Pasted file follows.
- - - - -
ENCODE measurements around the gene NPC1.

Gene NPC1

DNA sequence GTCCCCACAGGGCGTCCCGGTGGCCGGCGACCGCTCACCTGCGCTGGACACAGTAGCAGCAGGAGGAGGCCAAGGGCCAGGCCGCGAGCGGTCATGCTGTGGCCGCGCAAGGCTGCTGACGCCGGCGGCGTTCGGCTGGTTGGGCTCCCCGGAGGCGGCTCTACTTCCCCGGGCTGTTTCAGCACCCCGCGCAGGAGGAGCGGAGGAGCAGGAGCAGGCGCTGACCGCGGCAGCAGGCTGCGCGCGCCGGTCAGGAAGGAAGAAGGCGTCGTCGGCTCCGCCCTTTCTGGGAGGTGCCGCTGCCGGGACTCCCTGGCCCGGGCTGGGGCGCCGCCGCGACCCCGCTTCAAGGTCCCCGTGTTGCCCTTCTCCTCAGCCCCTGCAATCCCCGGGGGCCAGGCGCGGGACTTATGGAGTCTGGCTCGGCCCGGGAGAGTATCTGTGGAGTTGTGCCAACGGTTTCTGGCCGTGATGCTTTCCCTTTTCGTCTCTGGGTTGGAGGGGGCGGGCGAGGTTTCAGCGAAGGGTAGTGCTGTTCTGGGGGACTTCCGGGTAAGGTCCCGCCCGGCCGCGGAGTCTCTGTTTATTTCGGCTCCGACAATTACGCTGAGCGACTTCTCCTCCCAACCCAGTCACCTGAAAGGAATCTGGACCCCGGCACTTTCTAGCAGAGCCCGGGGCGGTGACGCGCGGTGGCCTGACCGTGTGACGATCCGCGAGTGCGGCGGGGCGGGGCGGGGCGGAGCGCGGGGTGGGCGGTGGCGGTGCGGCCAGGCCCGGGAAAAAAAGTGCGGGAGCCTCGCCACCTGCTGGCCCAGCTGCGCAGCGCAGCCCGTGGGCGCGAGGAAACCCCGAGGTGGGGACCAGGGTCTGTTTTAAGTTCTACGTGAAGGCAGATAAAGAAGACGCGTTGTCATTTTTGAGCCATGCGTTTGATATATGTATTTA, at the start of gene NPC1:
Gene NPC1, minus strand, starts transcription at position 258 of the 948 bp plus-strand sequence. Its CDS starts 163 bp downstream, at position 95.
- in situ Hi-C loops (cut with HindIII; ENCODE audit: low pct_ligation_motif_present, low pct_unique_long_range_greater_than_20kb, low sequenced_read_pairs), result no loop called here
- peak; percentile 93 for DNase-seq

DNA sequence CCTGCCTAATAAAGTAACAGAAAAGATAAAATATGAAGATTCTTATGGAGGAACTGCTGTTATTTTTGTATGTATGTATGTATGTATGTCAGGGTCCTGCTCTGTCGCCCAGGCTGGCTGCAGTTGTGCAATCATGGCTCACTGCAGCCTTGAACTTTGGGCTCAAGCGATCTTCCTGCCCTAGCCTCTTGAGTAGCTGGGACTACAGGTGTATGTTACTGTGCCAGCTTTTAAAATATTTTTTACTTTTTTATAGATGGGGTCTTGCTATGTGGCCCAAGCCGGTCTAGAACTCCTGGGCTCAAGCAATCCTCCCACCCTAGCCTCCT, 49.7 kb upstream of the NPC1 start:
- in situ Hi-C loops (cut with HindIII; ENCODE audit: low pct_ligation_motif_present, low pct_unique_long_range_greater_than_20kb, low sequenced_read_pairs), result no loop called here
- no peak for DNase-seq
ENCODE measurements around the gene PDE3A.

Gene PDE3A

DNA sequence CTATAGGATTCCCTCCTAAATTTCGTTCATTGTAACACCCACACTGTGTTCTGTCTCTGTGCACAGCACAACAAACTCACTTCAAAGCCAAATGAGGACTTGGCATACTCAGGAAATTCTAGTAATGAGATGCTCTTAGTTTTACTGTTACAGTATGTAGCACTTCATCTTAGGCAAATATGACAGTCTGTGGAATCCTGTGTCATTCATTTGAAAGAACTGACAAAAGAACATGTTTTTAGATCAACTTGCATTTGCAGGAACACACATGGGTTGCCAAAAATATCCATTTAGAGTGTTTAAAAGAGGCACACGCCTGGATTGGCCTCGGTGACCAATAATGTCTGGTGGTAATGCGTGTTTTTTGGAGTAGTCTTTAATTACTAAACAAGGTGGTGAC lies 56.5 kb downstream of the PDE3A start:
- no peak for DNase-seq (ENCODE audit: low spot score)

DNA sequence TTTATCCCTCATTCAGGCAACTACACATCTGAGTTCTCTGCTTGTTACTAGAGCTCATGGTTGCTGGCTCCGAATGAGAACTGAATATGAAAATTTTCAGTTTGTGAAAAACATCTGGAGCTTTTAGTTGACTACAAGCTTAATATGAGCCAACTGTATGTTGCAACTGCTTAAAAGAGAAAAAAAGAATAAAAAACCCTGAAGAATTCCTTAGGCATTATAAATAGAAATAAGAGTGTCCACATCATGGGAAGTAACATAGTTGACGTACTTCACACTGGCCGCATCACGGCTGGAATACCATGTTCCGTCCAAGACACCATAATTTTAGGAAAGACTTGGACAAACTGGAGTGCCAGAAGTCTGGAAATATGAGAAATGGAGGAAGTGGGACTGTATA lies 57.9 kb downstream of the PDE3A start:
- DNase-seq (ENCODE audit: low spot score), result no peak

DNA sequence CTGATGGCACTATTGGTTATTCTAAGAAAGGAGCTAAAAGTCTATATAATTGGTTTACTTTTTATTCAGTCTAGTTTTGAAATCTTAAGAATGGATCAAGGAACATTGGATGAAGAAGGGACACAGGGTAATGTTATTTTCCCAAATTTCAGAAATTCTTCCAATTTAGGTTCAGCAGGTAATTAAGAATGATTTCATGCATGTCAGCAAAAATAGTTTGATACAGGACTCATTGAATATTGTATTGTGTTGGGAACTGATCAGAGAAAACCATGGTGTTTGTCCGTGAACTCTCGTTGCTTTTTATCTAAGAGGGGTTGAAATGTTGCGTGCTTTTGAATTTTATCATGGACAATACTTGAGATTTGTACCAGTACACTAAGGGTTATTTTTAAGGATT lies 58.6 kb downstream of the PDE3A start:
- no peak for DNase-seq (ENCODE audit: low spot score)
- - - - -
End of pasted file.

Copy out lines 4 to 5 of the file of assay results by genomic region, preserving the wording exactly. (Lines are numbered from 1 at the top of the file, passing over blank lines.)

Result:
Gene NPC1, minus strand, starts transcription at position 258 of the 948 bp plus-strand sequence. Its CDS starts 163 bp downstream, at position 95.
- in situ Hi-C loops (cut with HindIII; ENCODE audit: low pct_ligation_motif_present, low pct_unique_long_range_greater_than_20kb, low sequenced_read_pairs), result no loop called here